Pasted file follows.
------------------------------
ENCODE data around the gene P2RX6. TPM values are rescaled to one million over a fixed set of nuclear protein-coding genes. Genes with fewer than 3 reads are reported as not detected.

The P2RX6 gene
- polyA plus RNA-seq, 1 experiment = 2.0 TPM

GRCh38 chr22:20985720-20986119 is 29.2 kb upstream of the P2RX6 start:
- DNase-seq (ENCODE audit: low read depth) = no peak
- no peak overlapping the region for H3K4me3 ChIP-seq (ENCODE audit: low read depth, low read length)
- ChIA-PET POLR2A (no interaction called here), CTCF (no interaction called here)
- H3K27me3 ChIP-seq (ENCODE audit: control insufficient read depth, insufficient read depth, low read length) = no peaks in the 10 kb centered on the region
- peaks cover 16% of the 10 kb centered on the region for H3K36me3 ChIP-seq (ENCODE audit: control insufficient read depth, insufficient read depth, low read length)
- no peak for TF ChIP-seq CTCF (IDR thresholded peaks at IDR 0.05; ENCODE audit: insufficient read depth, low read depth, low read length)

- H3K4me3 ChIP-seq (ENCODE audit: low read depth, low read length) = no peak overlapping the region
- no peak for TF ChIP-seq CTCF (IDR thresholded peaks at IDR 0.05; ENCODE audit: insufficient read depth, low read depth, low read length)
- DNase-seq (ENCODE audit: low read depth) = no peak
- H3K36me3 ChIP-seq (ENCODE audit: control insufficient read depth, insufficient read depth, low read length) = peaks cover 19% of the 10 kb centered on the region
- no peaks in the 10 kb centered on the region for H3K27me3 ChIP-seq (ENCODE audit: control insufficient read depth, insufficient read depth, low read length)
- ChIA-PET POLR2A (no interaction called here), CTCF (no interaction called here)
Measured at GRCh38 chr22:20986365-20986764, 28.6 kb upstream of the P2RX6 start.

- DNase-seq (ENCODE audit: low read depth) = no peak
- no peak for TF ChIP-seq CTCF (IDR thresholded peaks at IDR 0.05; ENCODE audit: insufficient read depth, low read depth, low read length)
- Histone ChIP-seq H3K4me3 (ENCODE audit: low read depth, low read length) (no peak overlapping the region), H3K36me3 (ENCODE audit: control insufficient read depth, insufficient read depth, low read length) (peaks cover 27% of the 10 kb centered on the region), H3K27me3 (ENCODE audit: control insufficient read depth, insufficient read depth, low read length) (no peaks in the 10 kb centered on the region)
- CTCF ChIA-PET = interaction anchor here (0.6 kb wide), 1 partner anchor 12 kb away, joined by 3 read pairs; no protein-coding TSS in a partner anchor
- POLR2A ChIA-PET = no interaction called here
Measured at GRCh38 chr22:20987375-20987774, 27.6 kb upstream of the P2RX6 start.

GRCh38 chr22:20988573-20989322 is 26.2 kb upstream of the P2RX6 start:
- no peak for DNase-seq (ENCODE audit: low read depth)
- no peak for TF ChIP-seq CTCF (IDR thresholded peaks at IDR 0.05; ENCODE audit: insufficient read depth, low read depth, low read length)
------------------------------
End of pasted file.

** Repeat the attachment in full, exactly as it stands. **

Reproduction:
ENCODE data around the gene P2RX6. TPM values are rescaled to one million over a fixed set of nuclear protein-coding genes. Genes with fewer than 3 reads are reported as not detected.

The P2RX6 gene
- polyA plus RNA-seq, 1 experiment = 2.0 TPM

GRCh38 chr22:20985720-20986119 is 29.2 kb upstream of the P2RX6 start:
- DNase-seq (ENCODE audit: low read depth) = no peak
- no peak overlapping the region for H3K4me3 ChIP-seq (ENCODE audit: low read depth, low read length)
- ChIA-PET POLR2A (no interaction called here), CTCF (no interaction called here)
- H3K27me3 ChIP-seq (ENCODE audit: control insufficient read depth, insufficient read depth, low read length) = no peaks in the 10 kb centered on the region
- peaks cover 16% of the 10 kb centered on the region for H3K36me3 ChIP-seq (ENCODE audit: control insufficient read depth, insufficient read depth, low read length)
- no peak for TF ChIP-seq CTCF (IDR thresholded peaks at IDR 0.05; ENCODE audit: insufficient read depth, low read depth, low read length)

- H3K4me3 ChIP-seq (ENCODE audit: low read depth, low read length) = no peak overlapping the region
- no peak for TF ChIP-seq CTCF (IDR thresholded peaks at IDR 0.05; ENCODE audit: insufficient read depth, low read depth, low read length)
- DNase-seq (ENCODE audit: low read depth) = no peak
- H3K36me3 ChIP-seq (ENCODE audit: control insufficient read depth, insufficient read depth, low read length) = peaks cover 19% of the 10 kb centered on the region
- no peaks in the 10 kb centered on the region for H3K27me3 ChIP-seq (ENCODE audit: control insufficient read depth, insufficient read depth, low read length)
- ChIA-PET POLR2A (no interaction called here), CTCF (no interaction called here)
Measured at GRCh38 chr22:20986365-20986764, 28.6 kb upstream of the P2RX6 start.

- DNase-seq (ENCODE audit: low read depth) = no peak
- no peak for TF ChIP-seq CTCF (IDR thresholded peaks at IDR 0.05; ENCODE audit: insufficient read depth, low read depth, low read length)
- Histone ChIP-seq H3K4me3 (ENCODE audit: low read depth, low read length) (no peak overlapping the region), H3K36me3 (ENCODE audit: control insufficient read depth, insufficient read depth, low read length) (peaks cover 27% of the 10 kb centered on the region), H3K27me3 (ENCODE audit: control insufficient read depth, insufficient read depth, low read length) (no peaks in the 10 kb centered on the region)
- CTCF ChIA-PET = interaction anchor here (0.6 kb wide), 1 partner anchor 12 kb away, joined by 3 read pairs; no protein-coding TSS in a partner anchor
- POLR2A ChIA-PET = no interaction called here
Measured at GRCh38 chr22:20987375-20987774, 27.6 kb upstream of the P2RX6 start.

GRCh38 chr22:20988573-20989322 is 26.2 kb upstream of the P2RX6 start:
- no peak for DNase-seq (ENCODE audit: low read depth)
- no peak for TF ChIP-seq CTCF (IDR thresholded peaks at IDR 0.05; ENCODE audit: insufficient read depth, low read depth, low read length)